# The mathematics¶

The BrachioGraph object contains two trigonometric methods, to translate x/y co-ordinates of the pen into angles of the motors and vice-versa. Using the example illustrated below, the arms are both 9cm long and the pen is at `x=4, y=10`.

## Translating co-ordinates to angles¶

```hypotenuse = math.sqrt(x**2+y**2)
if hypotenuse > self.inner_arm + self.outer_arm:
raise Exception(f"Cannot reach {hypotenuse}; total arm length is {self.inner_arm + self.outer_arm}")
hypotenuse_angle = math.asin(x/hypotenuse)
inner_angle = math.acos(
(hypotenuse**2+self.inner_arm**2-self.outer_arm**2)/(2*hypotenuse*self.inner_arm)
)
outer_angle = math.acos(
(self.inner_arm**2+self.outer_arm**2-hypotenuse**2)/(2*self.inner_arm*self.outer_arm)
)
shoulder_motor_angle = hypotenuse_angle - inner_angle
elbow_motor_angle = math.pi - outer_angle
return (math.degrees(shoulder_motor_angle), math.degrees(elbow_motor_angle))
``` The `xy_to_angles()` method receives x and y co-ordinates as arguments. First we find a line from the origin (the shoulder motor) to the pen, and its angle from the y-axis:

```hypotenuse = math.sqrt(x ** 2 + y ** 2)
hypotenuse_angle = math.asin(x/hypotenuse)
```

Given `x=4, y=10`, `hypotenuse` is 10.77, and its angle from the y-axis (`hypotenuse_angle`) is 21.8 degrees (0.38 radians).

The hypotenuse line, the inner arm and the outer arm form a second triangle. All their lengths are known, so we can find the angle between the line of the hypotenuse of the first triangle and the inner arm:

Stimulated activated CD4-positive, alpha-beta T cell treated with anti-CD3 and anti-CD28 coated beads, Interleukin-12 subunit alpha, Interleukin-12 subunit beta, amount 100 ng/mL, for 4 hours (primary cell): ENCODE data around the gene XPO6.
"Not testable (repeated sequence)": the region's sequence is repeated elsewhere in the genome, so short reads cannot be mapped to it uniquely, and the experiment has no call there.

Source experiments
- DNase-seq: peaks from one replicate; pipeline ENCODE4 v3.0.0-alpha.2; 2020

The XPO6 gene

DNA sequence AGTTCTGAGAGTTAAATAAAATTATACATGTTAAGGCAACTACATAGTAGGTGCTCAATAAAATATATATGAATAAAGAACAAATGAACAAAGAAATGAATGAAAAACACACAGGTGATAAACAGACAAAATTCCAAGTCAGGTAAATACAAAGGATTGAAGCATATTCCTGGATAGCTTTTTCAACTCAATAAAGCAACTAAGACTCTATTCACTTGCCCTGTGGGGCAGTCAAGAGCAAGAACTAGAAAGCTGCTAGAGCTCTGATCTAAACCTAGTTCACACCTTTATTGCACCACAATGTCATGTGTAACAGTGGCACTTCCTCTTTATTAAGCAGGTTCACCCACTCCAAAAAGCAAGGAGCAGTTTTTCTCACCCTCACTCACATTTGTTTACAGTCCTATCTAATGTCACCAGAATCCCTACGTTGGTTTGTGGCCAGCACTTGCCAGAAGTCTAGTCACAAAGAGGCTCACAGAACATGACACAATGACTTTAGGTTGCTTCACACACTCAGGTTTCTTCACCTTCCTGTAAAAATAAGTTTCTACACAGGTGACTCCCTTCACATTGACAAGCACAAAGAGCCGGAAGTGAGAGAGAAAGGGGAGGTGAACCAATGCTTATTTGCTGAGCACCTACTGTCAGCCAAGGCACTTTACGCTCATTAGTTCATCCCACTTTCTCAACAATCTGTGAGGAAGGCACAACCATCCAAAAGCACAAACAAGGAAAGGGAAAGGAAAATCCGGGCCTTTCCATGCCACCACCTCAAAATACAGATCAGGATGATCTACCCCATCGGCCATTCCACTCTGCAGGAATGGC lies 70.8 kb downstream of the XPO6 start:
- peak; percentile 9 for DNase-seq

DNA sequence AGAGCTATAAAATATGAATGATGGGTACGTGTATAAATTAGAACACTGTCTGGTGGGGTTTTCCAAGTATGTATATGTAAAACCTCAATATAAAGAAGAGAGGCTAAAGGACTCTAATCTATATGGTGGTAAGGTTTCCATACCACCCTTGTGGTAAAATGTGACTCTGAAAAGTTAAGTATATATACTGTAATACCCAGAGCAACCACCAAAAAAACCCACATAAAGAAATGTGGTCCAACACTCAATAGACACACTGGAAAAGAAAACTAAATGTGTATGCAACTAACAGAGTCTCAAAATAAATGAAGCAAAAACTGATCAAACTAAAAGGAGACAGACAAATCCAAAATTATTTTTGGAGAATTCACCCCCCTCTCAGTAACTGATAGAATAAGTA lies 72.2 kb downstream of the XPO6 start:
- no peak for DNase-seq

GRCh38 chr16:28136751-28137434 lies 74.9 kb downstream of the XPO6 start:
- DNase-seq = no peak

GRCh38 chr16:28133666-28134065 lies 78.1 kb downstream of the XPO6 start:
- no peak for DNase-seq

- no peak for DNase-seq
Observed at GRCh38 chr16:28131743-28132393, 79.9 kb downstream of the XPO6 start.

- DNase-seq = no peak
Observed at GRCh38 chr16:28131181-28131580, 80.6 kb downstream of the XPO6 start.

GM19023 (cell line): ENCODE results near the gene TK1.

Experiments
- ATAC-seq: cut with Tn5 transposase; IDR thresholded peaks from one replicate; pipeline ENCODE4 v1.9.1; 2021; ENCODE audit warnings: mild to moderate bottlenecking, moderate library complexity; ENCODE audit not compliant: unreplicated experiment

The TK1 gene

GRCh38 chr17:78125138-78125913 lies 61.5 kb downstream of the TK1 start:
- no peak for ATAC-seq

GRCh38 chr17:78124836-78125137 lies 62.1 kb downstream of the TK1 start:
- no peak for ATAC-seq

```inner_angle = math.acos(
(hypotenuse ** 2 + self.inner_arm ** 2 - self.outer_arm ** 2) / (2 * hypotenuse * self.inner_arm)
)
```

which is 53.25 degrees. The `hypotenuse_angle` minus the `inner_angle` gives us the angle of the shoulder motor (from the y-axis):

```shoulder_motor_angle = hypotenuse_angle - inner_angle
```

in other words, -31.45 degrees. So now we know what angle to set the shoulder motor to.

And similarly, we can find the angle at the elbow, between the inner and outer arms:

```outer_angle = math.acos(
(self.inner_arm ** 2 + self.outer_arm ** 2 - hypotenuse ** 2) / (2 * self.inner_arm * self.outer_arm)
)
```

The angle of the outer arm relative to the inner arm is 180 degrees (or π radians) minus the `outer_angle`:

```elbow_motor_angle = math.pi - outer_angle
```

Finally we convert the angle values to degrees and return them:

```return (math.degrees(shoulder_motor_angle), math.degrees(elbow_motor_angle))
```

## Translating angles to co-ordinates¶

Obtaining angles from co-ordinates is essentially the reverse process, in `angles_to_xy()`. This method isn’t actually used in the `BrachioGraph`, but can be useful when experimenting.